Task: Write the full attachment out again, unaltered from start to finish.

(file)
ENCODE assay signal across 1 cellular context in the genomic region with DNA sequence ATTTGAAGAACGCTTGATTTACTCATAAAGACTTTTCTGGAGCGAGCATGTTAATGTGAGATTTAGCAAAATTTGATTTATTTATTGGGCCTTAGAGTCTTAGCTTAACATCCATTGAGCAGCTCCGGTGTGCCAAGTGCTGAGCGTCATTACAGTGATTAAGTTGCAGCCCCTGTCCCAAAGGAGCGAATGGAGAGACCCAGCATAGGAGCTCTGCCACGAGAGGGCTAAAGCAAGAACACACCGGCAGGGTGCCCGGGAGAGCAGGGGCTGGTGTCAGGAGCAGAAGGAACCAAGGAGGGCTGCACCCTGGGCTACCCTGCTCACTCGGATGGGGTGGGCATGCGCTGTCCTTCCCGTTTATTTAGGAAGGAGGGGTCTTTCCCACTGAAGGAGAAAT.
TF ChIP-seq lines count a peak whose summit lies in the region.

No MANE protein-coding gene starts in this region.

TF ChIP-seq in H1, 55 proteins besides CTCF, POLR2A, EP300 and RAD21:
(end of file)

ENCODE assay signal across 1 cellular context in the genomic region with DNA sequence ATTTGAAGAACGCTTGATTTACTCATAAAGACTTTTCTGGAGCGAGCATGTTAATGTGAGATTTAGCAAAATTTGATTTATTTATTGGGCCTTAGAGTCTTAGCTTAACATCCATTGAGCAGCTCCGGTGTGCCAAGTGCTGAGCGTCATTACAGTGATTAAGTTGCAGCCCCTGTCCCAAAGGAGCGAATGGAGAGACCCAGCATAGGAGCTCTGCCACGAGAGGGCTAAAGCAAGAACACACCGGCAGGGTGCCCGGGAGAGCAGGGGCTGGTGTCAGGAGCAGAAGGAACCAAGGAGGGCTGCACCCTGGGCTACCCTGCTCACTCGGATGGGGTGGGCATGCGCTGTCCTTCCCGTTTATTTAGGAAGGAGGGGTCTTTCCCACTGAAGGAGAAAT.
TF ChIP-seq lines count a peak whose summit lies in the region.

No MANE protein-coding gene starts in this region.

TF ChIP-seq in H1, 55 proteins besides CTCF, POLR2A, EP300 and RAD21: